Facts About Energy



  • Energy is the ability to make things happen or, as scientists say, do work.
  • Energy comes in many forms, from the chemical energy locked in sugar to the mechanical energy in a speeding train.
  • Energy does its work either by transfer or conversion.
  • Energy transfer is the movement of energy from one place to another, such as heat rising above a fire or a ball being thrown.
  • Energy conversion is when energy changes from one form to another — as when wind turbines generate electric power, for instance.
  • Energy is never lost nor gained; it simply moves or changes. The total amount of energy in the Universe has stayed the same since the beginning of time.
  • Power stations do not create energy. They simply convert it into a convenient form for us to use electricity.
  • Wind farms can be constructed in areas where there is a steady wind. About 47% of the kinetic energy of the wind can be harnessed.
  • Energy and mass are actually the same thing. They are like opposite sides of a coin and are interchangeable.
  • Potential energy is energy stored up ready for action — as in a squeezed spring or stretched piece of elastic.
  • Kinetic energy is energy that something has because it is moving, such as a rolling ball or a falling stone.
  • Kinetic energy increases in proportion with the velocity of an object squared. So a car has four times more kinetic energy at 40 km/h than at 20 km/h.
  • Energy is measured in joules (J). One joule is the energy involved in moving a force of one newton over one meter
  • A kilojoule (kJ) is 1000 joules.
  • A calorie was the old measure of energy, but is now used only for food: 1 calorie is 4187 J; 1 Cal is 1000 calories.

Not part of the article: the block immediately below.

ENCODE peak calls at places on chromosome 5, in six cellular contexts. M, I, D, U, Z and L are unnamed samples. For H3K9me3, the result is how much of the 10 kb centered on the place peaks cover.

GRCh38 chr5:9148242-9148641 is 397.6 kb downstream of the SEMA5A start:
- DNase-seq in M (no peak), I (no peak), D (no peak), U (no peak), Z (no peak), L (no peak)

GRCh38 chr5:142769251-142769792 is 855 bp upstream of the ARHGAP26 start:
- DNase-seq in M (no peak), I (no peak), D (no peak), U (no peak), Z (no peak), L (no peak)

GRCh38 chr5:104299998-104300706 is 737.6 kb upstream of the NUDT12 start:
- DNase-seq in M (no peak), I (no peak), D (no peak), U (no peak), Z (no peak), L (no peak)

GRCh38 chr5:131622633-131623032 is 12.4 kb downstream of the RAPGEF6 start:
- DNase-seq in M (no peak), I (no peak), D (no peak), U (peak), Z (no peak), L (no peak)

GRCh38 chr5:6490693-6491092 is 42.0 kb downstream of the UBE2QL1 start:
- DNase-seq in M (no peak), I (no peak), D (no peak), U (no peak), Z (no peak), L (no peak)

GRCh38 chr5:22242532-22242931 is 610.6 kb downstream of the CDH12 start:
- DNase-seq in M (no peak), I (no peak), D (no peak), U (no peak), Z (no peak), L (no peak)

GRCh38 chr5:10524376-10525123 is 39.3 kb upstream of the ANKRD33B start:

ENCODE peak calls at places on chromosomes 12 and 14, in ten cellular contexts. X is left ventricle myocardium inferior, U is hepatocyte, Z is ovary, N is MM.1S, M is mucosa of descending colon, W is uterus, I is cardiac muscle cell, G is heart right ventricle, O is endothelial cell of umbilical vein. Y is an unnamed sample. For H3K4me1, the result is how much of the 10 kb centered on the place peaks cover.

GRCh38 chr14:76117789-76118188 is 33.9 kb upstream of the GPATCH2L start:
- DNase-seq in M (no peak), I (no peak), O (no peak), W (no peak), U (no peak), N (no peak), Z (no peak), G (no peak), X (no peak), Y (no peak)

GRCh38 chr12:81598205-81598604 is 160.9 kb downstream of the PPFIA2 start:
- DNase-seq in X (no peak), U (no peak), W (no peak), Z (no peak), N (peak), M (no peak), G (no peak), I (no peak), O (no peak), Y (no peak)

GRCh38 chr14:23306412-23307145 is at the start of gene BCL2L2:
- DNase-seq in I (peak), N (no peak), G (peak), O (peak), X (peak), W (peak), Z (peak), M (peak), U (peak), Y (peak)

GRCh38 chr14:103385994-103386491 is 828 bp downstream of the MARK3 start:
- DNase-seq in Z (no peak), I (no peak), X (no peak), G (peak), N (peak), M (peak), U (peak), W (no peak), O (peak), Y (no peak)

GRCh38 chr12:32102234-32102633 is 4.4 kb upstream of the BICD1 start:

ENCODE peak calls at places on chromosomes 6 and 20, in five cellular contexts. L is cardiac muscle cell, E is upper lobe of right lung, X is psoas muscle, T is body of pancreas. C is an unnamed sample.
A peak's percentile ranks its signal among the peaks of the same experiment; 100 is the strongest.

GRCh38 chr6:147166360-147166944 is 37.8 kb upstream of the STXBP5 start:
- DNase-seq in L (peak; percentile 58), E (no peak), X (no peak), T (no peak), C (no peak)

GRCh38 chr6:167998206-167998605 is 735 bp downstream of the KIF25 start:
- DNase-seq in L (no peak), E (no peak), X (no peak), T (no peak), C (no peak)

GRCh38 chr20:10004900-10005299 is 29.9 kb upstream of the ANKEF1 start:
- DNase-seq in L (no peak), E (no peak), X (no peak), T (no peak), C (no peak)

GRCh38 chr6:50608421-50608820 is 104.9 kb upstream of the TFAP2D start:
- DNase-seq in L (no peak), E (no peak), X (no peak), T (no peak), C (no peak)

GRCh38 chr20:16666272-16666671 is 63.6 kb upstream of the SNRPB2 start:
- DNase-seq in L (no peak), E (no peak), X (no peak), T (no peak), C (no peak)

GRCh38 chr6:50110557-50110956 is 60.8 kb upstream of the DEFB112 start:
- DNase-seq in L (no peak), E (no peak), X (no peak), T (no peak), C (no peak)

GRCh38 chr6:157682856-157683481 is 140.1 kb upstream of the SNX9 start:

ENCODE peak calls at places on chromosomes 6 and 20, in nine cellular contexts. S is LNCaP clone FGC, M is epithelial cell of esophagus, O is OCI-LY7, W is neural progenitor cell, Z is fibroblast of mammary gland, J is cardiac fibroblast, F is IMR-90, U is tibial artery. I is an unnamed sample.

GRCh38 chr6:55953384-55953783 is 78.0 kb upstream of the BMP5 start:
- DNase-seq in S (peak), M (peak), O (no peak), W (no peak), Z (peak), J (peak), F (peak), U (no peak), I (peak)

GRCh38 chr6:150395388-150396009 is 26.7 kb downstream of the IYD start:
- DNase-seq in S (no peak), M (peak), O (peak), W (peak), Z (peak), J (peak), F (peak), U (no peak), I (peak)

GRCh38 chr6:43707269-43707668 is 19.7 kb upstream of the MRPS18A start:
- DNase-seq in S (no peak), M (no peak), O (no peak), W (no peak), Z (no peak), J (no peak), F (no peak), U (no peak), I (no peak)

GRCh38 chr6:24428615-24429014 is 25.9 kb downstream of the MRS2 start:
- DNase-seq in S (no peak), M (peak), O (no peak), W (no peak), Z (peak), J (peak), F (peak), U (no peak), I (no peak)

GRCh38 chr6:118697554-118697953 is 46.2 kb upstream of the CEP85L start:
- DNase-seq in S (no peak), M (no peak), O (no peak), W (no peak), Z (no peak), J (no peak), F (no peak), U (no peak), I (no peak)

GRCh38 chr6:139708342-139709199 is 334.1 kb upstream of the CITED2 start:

• For scientists, ‘work’ is the transfer of energy. When you move an object, you do work. The work done is the amount of energy (in joules) gained by the object. A A hydroelectric power station is a device that converts the energy of moving water into electrical energy. 152
  • For scientists, `power’ is the work rate, or the rate at which energy is changed from one form to another.
  • The power of a machine is the amount of work i does divided by the length of time it takes to do it.
  • The power of a car’s engine is the force with which the engine turns multiplied by the speed al which it turns.
  • A transducer is a device for turning an electrical signal into a nonelectrical signal (such as sound) or vice versa. A loudspeaker is a transducer.
  • The energy in the Big Bang was 1068 J. The world’s coal reserves are 2 x 1023 J; thunderstorm has 1 14 J of energy; a large egg has 400,000 J.
  • When sleeping you use 60 Cats an hour and 80 Cals when sitting. Running uses 600 Cals. Three hours of reading or watching TV uses 240 Cals. Seven hours’ hard work uses about 1000 Gals — or about 10 eggs’ worth.